The Keynesian Theory of John Maynard Keynes states that an increase in government spending promotes economic growth by increasing consumer spending. The government can borrow money from the private sector and reinvest it through a range of expenditure initiatives to reverse economic downturns (Keynes 1936). Instead of focusing on the size of the government, this idea emphasizes government expenditures, particularly deficit spending, which can act as a temporary stimulus to help an economy that is experiencing a recession get back on track. Numerous research on these theories has been conducted, with varying degrees of success. Dandan (2011), for example, used the Keynesian hypothesis to evaluate the relationship between government spending and economic development in Jordan from 1990 to 2006. The data found that government spending accounts for 50 percent of economic growth, confirming Keynesian theory in the country. Ebaidalla (2013) examined the causality relationship between government spending and national income in Sudan from 1970 to 2008 using the ECM and the Granger-causality test. The estimation results revealed a causal relationship between government spending and national income, confirming the Keynesian hypothesis in Sudan. However, from 1980 to 2010, Kamasa and Ofori-Abebrese (2015) investigated the casualty relationship between government spending and GDP growth in Ghana. They discovered that Ghana did not adhere to Keynesian theory.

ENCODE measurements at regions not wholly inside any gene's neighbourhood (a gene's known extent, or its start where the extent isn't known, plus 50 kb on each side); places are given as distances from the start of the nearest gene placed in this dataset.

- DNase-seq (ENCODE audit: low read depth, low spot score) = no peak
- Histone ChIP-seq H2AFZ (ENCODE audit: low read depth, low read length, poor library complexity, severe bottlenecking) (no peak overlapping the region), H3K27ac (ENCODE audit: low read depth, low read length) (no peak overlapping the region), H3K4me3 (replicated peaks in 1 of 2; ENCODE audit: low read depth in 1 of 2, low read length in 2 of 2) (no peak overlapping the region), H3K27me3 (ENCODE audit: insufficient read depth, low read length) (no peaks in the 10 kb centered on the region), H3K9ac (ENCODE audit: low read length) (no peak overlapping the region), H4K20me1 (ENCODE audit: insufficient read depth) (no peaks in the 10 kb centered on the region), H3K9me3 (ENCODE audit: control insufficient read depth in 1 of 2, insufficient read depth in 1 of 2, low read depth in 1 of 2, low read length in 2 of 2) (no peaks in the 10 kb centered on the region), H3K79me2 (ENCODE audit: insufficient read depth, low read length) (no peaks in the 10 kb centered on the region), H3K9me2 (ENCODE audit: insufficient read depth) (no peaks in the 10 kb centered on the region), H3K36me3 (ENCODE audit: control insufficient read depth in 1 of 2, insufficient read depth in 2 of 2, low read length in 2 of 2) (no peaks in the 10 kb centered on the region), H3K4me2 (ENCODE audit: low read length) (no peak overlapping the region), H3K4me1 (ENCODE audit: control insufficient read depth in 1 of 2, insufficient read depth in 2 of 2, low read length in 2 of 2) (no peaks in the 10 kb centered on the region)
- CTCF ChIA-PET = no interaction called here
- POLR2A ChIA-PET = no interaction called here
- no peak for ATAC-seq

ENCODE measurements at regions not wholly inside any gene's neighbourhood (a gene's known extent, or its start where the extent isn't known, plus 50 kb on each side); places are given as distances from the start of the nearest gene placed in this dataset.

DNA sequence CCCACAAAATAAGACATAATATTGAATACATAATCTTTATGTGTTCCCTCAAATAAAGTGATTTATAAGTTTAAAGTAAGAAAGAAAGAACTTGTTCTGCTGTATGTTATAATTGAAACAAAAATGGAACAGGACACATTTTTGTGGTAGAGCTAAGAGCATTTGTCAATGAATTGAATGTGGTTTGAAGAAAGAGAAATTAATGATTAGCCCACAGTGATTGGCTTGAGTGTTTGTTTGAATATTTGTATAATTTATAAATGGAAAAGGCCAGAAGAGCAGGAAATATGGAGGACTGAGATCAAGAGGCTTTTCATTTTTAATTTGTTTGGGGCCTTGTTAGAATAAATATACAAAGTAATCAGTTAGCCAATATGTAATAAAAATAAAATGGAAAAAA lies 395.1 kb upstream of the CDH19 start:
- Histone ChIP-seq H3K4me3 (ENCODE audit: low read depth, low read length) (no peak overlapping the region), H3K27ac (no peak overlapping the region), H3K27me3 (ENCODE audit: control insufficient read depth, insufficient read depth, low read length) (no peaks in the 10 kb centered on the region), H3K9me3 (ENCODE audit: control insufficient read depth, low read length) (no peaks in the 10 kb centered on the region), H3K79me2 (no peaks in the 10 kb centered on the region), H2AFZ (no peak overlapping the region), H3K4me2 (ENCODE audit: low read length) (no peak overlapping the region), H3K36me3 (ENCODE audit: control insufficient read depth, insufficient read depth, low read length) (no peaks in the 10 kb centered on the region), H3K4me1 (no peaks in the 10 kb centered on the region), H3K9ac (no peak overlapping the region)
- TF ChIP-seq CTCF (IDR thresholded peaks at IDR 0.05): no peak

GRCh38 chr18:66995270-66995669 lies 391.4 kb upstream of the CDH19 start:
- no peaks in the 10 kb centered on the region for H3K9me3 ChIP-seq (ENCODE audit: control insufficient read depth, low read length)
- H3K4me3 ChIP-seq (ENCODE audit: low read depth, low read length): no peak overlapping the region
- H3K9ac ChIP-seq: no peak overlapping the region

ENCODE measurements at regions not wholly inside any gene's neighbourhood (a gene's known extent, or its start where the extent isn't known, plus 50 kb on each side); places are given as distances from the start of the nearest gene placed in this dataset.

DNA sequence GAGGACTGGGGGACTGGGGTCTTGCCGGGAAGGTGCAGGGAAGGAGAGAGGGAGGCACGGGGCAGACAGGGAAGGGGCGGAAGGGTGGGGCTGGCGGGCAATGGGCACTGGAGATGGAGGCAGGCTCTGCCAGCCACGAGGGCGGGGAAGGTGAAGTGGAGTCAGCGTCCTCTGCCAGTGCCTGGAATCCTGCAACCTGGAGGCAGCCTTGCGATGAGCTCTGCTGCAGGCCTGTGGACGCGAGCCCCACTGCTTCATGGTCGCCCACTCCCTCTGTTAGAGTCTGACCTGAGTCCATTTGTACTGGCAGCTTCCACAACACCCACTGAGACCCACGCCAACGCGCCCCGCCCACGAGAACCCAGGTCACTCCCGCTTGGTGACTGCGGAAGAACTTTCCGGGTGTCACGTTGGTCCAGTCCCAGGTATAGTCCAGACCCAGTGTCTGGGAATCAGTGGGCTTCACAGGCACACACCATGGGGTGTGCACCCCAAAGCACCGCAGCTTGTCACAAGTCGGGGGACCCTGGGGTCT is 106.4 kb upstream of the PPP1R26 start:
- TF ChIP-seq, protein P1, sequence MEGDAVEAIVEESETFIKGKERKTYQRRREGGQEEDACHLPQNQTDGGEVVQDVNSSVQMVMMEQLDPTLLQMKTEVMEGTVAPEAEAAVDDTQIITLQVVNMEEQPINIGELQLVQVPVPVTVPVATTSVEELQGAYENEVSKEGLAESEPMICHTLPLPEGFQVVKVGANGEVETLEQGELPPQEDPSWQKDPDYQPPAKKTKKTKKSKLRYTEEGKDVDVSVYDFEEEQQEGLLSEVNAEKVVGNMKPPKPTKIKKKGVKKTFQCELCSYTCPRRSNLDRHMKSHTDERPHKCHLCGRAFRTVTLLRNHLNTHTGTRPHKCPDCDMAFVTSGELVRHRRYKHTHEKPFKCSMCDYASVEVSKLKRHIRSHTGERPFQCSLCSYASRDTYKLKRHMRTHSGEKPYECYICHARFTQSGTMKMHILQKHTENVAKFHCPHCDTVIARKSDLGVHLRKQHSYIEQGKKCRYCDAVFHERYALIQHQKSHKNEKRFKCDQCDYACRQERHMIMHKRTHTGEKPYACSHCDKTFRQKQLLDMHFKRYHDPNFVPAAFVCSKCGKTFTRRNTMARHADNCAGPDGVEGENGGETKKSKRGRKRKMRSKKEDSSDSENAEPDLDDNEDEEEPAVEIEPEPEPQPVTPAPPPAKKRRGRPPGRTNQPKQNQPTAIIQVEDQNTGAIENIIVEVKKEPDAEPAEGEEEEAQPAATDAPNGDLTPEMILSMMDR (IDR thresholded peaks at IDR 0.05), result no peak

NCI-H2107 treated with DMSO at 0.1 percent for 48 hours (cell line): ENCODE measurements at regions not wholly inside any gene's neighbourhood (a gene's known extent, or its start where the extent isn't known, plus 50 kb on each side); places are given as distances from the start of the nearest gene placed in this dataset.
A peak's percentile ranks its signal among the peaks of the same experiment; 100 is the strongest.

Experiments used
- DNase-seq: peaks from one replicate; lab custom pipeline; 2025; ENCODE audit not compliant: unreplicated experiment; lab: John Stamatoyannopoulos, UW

Many of these studies show a strong relationship between education and economic growth, with early education having a particularly positive effect. Previous research on education spending identifies a number of important factors, including demography, the political environment, economic resources, and religiosity. n. More and Aye (2017) employed a SEM methodology to look into how social infrastructure affects economic growth and inequality in South Africa. They used growth as a mediating variable while controlling for production characteristics, urbanization, and globalization. The results show a strong and positive relationship between economic growth and investment in education. Conversely, there is a negligible yet significant association between both growth and health spending. Busemeyer (2007) also points out that the demand for public funding for education is more or less consistent. The rationale provided is that primary and secondary education account for a considerable portion of OECD countries’ education spending, and their widespread acceptance and relevance make them a public expense that is difficult to reform (Busemeyer 2007). Higher education, on the other hand, appears to make a less significant contribution to economic growth than elementary or secondary education. It is so unsurprising that in less economically developed countries, such as Africa’s continent, including South Africa, primary and secondary school is the primary emphasis of development through education. The argument behind this theory is that tertiary education investments are useless if there are not enough students who have completed the required primary and secondary education. According to Bloom et al. (2006, 2014), more countries are recognizing the advancements in higher education as a means of catching up to other nations in terms of output and technology.